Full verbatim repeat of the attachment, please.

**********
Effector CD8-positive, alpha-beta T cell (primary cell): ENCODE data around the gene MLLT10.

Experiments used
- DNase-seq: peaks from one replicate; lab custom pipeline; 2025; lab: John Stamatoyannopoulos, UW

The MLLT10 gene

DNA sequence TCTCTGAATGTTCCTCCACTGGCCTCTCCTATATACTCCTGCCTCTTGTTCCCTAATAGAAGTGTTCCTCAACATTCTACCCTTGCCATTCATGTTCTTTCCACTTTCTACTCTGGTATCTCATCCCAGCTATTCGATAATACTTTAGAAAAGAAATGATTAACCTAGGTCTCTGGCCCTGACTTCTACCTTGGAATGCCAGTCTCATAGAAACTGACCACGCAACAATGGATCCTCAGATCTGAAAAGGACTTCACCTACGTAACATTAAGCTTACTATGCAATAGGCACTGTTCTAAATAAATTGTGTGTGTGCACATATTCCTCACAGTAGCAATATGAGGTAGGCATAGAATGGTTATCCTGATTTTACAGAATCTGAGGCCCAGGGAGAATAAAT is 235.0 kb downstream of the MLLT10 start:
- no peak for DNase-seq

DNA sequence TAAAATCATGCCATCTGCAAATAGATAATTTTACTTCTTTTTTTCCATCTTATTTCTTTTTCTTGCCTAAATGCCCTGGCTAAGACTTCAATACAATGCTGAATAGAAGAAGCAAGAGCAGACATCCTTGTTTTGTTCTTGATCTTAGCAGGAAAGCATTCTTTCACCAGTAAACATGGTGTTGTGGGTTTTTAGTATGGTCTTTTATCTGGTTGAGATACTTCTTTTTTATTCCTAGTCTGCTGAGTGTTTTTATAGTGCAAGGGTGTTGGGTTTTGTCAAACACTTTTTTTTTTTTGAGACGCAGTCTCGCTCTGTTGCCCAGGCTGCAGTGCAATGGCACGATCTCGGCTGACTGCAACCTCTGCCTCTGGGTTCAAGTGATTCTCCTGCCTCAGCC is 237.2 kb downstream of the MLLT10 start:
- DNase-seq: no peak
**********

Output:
Effector CD8-positive, alpha-beta T cell (primary cell): ENCODE data around the gene MLLT10.

Experiments used
- DNase-seq: peaks from one replicate; lab custom pipeline; 2025; lab: John Stamatoyannopoulos, UW

The MLLT10 gene

DNA sequence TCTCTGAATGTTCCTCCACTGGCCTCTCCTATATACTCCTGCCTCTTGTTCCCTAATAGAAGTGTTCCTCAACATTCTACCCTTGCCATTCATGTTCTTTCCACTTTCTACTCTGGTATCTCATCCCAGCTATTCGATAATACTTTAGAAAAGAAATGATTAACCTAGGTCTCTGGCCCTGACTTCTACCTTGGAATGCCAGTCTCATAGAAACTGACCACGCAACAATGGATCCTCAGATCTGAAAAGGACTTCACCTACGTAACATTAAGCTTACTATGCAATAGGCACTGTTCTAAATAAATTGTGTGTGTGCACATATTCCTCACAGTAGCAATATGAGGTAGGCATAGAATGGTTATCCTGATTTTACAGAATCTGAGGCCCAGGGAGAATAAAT is 235.0 kb downstream of the MLLT10 start:
- no peak for DNase-seq

DNA sequence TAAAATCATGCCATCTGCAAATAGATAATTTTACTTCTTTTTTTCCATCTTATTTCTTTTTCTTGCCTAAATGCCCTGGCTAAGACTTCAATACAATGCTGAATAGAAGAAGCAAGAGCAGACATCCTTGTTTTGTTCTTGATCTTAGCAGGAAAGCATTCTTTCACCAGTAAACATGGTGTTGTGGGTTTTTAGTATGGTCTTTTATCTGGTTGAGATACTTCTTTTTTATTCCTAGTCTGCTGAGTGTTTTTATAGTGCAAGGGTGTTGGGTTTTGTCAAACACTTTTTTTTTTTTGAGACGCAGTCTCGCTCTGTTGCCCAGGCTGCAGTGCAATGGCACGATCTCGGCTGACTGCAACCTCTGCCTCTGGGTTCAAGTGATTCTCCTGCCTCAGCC is 237.2 kb downstream of the MLLT10 start:
- DNase-seq: no peak